After the proposed merger, it is true that the number of firms in the industry will reduce leading to the formation of oligopoly. This is a type of market structure where the industry has a relatively smaller number of firms in the market. A general lack of stiff competition in the oligopoly market structure, usually leads to higher costs of services for consumers (Economic Theory, 2000). Due to the fact that there are few big firms in the industry, each firm in the market is always aware of the actions of other firms. The decisions of one firm usually have significant impacts on the decision of the other firms in the industry (Economic Theory, 2000). Similarly, this is likely to happen after the implementation of the proposed merger. Few large firms in the U.S. airline industry will dominate the market and each firm will be dependent on the actions of the other firms in the industry. When this happens, strategic planning by each firm needs to take into proper consideration the possible responses of the other participants in the market.
The proposed merger aims at maximizing profits. This is because the result of merging is that there will be an increase in fees by at least five percent. The post-merger prices are likely to increase due to various reasons (Raper, Love & Shumway, 2007). First, based on analysis, it is evident that there is an enormous number of significant pre-to post merger increase on charges on the hub to the hub overlap routes affected by the United Continental, as well as Delta Northwest mergers (The American Antitrust Institute, 2012).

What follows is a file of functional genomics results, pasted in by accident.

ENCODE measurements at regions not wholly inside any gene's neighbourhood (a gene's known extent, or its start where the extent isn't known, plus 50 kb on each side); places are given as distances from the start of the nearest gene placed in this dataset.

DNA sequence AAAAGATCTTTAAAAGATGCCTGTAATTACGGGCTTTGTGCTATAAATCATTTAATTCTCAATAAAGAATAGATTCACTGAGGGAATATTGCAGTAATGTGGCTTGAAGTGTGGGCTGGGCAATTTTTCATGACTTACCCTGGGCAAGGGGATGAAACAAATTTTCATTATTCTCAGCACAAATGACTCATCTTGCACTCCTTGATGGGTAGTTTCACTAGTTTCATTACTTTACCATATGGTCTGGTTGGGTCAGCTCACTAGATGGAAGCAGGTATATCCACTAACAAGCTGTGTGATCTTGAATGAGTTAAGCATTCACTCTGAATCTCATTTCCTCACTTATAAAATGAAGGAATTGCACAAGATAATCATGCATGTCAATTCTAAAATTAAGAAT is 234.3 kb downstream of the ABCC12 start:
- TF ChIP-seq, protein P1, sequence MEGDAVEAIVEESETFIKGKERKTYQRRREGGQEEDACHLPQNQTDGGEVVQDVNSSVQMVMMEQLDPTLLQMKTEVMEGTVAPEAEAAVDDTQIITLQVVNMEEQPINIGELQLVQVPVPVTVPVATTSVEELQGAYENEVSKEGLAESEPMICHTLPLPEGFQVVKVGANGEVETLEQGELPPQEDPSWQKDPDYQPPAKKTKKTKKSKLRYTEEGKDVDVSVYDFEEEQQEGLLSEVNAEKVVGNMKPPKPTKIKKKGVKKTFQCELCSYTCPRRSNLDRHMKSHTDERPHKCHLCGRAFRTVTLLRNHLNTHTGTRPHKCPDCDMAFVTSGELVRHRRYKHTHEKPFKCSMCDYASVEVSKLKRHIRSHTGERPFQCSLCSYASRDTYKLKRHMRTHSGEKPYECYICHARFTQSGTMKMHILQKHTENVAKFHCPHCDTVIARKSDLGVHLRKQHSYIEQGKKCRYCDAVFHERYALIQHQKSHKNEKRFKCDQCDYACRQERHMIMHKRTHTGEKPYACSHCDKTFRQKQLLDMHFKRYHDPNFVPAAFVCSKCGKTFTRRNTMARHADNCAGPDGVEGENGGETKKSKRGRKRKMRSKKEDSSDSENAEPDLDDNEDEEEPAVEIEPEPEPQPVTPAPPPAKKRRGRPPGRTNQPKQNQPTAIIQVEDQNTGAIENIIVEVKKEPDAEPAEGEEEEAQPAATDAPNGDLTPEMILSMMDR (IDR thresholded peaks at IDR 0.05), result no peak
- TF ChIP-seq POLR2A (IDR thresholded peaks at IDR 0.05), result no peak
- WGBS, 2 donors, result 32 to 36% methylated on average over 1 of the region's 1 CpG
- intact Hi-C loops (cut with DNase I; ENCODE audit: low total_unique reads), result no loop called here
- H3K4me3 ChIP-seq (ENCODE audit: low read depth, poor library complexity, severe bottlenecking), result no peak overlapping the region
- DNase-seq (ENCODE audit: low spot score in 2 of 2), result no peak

Putting the above into consideration, it is a fact that the fare increases usually reflect the exercises of the market power enhanced by the merger (Plane Buzz, 2013). In addition, fare increases also reflect the fact that before the merger, the two merging airlines were each other's greatest rival. This implies that a fare increase by one airline could lead to significant sales to the merging partner, leading to the creation of upward pricing pressure, as well as increases in probability of increase in post merger prices (The American Antitrust Institute, 2012).
Irrespective of the underlying theory, increase in fare might reveal how the merged carrier will dominate at the hubs, which serve as origination as well as a destination for routes over which the merger can exercise market power (The American Antitrust Institute, 2012). With regard to this, it is evident that the result of the merger will lead to profit maximization, which will in turn result to the development of the mergers in the near future (The American Antitrust Institute, 2012). The diagram below illustrates how the merger will maximize profit.
After the two carriers merge, they will try to fix the price at the level that maximizes profits for the industry.
Since the merger of the two firms will result to change in market structure to oligopoly, the firms will maximize profits where the marginal revenue will be equal to marginal costs. This idea can be illustrated graphically through intersection of a downward-sloping marginal revenue curve with an upward-sloping curve of marginal curve.
The motivation behind the kink is the idea that firms in oligopoly will not raise their prices as even a slight increase will lead to loss of many customers. This will happen after the two firms merge.
Impact on Travelers and Firms
The implementation of the proposed merger will have several impacts on both the travelers and the firms (Plane Buzz, 2013). Considering that the merger will remove one firm from the already consolidated market in the United States, air travelers will expect a significant rise in air tickets. In addition, this will be as a result of decreases in competition in the airline industry. Current research indicates that the price of the air tickets will rise significantly with between five and ten percent once the two airlines merges. The result of this on the two airlines is that it will lead to the realization of more profits leading to development. This is because the merger will be able to maximize profits while minimizing costs (Plane Buzz, 2013).
Another possible impact of the merger is that, although nothing much will change in the short-term, there is a high possibility that travelers will wait longer in the reservations lines. In addition, there will be more computer glitches as well as scheduling problems as the two airlines start to…[continue]